In the past year the club has successfully harvested timber from the Moscow, Idaho, area to aid in the firewood program that funds much of our operations, thanks to the generous offer from SoE professor Peter Larson to harvest trees from his property. In addition, the club had conducted several chainsaw trainings, woodcuttings, and other activities meant to provide our membership with hands-on experience with many of the tools they will encounter while working in the field in most natural resource based disciplines and careers. 

We also have taken significant strides in expanding the club’s regional impact, including sending student speakers to the Idaho Family Forest Land Owners and Managers conference in Moscow, as well as holding joint meetings with our fellow SAF student chapter at the University of Idaho and increasing our interaction with the local Inland Empire SAF.  

We continue our stewardship over Magpie Forest Ecological Reserve, having plans to very soon increase our presence and impact at the site, and we provide our membership recreational and social opportunities including our annual spring semester snowshoeing trip to Moscow Mountain and our very popular bonfires at the E.H. Steffen Center. Most recently our officers and many of our general members met with the committee representing the National SAF during their visit in February as part of accreditation process for the WSU forestry program. 

Group of students with trash bags at river
Wildlife Society members participate in a river cleanup.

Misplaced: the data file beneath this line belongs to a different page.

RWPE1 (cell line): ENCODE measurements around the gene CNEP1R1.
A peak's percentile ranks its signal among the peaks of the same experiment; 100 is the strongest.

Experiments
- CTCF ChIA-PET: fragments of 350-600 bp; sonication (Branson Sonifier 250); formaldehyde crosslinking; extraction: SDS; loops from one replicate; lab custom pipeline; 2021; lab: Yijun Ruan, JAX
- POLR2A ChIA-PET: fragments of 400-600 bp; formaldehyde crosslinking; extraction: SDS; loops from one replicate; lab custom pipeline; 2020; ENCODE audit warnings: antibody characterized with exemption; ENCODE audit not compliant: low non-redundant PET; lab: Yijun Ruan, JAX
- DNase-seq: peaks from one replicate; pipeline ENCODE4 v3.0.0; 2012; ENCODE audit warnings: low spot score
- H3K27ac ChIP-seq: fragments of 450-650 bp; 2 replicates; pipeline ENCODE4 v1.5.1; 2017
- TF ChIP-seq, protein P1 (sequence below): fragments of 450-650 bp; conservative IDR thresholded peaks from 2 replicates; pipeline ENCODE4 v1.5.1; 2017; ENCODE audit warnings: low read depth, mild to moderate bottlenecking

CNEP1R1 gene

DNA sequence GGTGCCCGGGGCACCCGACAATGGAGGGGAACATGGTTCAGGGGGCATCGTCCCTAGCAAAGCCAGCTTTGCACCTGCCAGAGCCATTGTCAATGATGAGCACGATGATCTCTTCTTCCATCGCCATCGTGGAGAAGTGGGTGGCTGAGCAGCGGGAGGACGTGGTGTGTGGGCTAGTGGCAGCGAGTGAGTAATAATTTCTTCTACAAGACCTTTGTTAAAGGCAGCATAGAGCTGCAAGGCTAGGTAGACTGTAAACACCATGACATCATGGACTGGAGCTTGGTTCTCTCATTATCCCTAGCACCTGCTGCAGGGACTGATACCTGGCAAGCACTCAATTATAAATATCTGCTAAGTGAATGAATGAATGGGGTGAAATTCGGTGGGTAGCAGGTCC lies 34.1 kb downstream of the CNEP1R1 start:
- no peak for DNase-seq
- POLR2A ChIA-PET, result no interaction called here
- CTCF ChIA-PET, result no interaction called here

man in orange hat encountering a coyote
Wildlife Society encountering wildlife

Wildlife Society

The Wildlife Society at WSU is a student organization designed to allow people with an interest in wildlife to gain experience and connections; to learn more about the wide range of topics, activities, and people of wildlife; and to inspire, empower, and enable wildlife professionals to sustain wildlife populations and habitats through science-based management and conservation. 

A proud student chapter of the International Wildlife Society, the club continues to fulfill its mission under the leadership of Devon Barbour, president; Eli Loftis, vice president; Jeffrey Lebo, treasurer; Madysen McCarthy, secretary; and Briana Tovar, event coordinator; with Lisa Shipley as faculty advisor.  

A great deal of our activities outside of our twice-monthly meetings include some form of public service, be it our work to remove trash from around the South Fork of the Palouse River in downtown Pullman or our participation in “Animals of the Night” at the Palouse Clearwater Institute in nearby Moscow, Idaho, each October.